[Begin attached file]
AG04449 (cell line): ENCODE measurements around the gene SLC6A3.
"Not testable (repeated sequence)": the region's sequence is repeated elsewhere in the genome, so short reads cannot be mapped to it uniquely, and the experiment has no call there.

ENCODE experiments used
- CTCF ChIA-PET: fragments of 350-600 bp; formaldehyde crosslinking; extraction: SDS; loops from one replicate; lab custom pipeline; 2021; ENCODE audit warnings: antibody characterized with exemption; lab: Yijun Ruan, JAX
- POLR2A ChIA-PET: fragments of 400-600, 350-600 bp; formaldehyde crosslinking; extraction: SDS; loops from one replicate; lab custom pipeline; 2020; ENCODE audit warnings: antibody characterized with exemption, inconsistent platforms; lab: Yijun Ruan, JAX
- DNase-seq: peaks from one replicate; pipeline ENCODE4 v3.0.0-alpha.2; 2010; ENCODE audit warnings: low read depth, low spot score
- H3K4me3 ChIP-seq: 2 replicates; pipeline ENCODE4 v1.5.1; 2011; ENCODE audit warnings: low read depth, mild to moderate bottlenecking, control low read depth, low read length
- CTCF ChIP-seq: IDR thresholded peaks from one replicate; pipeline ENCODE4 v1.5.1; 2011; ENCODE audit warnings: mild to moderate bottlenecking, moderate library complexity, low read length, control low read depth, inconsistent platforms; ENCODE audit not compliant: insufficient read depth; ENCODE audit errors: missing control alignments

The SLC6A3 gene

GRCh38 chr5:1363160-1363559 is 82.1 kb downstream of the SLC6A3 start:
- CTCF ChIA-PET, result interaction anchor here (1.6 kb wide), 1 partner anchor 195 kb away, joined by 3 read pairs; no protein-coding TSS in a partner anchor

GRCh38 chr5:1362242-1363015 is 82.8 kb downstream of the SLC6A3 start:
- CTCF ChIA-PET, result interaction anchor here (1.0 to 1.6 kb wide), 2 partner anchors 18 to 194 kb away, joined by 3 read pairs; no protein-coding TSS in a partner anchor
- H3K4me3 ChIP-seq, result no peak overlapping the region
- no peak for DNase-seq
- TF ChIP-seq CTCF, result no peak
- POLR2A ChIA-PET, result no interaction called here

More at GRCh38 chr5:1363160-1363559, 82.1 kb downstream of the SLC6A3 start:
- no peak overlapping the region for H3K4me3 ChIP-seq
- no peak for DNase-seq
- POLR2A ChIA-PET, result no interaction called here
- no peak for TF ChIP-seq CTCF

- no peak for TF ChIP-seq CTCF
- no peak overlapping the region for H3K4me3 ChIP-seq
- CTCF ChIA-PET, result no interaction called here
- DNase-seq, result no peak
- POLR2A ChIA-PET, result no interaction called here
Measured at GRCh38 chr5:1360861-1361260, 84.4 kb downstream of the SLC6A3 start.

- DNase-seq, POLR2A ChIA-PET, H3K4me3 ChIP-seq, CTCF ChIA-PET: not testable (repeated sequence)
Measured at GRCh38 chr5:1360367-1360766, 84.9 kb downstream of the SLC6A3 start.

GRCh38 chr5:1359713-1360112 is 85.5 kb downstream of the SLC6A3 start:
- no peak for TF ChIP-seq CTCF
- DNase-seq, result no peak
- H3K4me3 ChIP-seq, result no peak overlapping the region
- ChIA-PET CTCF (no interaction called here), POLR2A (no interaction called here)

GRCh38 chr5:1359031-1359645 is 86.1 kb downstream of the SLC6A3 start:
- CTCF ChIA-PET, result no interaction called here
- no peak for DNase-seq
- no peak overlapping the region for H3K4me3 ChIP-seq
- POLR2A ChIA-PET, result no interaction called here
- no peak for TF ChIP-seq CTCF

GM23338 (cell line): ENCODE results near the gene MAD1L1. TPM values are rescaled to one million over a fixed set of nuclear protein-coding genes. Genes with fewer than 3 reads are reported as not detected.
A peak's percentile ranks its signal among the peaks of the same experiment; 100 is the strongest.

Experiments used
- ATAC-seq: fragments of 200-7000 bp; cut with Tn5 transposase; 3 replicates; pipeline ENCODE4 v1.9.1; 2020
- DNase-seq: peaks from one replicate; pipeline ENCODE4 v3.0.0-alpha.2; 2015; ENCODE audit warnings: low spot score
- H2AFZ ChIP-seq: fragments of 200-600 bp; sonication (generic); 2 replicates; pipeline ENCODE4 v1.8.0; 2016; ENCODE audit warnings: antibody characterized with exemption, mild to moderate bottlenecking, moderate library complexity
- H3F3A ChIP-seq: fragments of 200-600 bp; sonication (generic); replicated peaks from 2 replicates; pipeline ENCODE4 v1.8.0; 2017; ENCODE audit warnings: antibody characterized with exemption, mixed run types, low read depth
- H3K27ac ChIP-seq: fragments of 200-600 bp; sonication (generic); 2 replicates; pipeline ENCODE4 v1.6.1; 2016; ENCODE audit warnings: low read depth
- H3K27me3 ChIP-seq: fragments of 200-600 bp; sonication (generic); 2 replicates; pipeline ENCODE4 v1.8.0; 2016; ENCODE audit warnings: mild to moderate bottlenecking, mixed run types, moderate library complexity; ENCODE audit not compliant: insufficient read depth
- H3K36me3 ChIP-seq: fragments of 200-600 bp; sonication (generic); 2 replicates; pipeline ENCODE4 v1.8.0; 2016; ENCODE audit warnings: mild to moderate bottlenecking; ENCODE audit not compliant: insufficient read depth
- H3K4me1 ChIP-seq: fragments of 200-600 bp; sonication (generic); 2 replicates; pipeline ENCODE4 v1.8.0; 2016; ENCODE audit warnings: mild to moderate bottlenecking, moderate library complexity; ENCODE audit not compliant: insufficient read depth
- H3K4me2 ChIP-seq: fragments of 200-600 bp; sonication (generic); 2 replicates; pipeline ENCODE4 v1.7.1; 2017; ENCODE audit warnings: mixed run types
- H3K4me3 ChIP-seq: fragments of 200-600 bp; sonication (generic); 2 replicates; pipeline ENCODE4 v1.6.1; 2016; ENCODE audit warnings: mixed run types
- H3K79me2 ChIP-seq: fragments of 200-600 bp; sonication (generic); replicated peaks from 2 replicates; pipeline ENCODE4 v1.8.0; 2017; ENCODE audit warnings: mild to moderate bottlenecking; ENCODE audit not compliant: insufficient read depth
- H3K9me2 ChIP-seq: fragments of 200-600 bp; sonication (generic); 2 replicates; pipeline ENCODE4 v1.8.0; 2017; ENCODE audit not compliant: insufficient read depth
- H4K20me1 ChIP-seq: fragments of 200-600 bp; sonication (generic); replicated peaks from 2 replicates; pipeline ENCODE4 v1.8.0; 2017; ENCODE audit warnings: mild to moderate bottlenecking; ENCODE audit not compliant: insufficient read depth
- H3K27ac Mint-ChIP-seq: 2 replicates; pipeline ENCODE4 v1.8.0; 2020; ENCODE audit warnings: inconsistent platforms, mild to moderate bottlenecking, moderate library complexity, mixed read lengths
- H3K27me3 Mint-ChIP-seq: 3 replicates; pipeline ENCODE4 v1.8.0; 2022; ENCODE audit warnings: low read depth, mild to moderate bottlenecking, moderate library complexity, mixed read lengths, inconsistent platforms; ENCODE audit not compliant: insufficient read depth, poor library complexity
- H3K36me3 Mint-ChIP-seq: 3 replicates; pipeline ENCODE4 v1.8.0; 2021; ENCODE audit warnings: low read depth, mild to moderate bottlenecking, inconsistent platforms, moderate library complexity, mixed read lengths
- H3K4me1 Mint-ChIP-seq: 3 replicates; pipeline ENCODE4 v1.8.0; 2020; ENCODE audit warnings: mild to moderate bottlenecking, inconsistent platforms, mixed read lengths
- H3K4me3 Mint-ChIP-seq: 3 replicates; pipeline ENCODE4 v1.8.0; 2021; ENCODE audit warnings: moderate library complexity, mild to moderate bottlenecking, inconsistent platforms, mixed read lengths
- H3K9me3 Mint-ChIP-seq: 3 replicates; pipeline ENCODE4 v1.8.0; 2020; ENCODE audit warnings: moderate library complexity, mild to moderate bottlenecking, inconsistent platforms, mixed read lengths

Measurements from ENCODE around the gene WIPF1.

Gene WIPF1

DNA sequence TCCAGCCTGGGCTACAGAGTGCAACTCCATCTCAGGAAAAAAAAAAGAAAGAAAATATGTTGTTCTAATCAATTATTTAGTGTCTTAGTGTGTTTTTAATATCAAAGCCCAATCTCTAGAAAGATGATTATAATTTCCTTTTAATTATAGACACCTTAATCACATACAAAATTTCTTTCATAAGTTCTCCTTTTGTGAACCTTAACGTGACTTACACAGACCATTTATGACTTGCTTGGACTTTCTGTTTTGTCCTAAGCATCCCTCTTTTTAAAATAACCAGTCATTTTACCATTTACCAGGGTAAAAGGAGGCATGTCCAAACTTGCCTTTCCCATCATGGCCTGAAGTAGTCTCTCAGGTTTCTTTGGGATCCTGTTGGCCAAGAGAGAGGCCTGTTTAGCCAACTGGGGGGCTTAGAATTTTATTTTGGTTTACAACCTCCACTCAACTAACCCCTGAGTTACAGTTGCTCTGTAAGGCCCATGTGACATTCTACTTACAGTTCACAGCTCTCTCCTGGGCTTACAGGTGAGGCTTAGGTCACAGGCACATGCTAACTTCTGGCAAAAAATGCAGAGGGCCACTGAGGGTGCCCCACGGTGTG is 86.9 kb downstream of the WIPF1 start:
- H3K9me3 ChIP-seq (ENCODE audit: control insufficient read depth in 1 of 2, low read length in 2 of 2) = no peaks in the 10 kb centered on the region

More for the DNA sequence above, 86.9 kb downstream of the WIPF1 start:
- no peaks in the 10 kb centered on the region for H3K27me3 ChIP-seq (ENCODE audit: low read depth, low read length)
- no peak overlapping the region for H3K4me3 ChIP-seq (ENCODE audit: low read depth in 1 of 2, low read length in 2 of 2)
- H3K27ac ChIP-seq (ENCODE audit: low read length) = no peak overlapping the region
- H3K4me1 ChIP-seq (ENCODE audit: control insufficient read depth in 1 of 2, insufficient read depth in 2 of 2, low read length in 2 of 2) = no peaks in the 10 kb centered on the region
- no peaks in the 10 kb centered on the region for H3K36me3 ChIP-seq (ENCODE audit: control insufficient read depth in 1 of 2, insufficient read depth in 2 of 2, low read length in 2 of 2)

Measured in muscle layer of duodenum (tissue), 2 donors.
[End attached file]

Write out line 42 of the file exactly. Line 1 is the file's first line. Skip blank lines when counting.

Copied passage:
GM23338 (cell line): ENCODE results near the gene MAD1L1. TPM values are rescaled to one million over a fixed set of nuclear protein-coding genes. Genes with fewer than 3 reads are reported as not detected.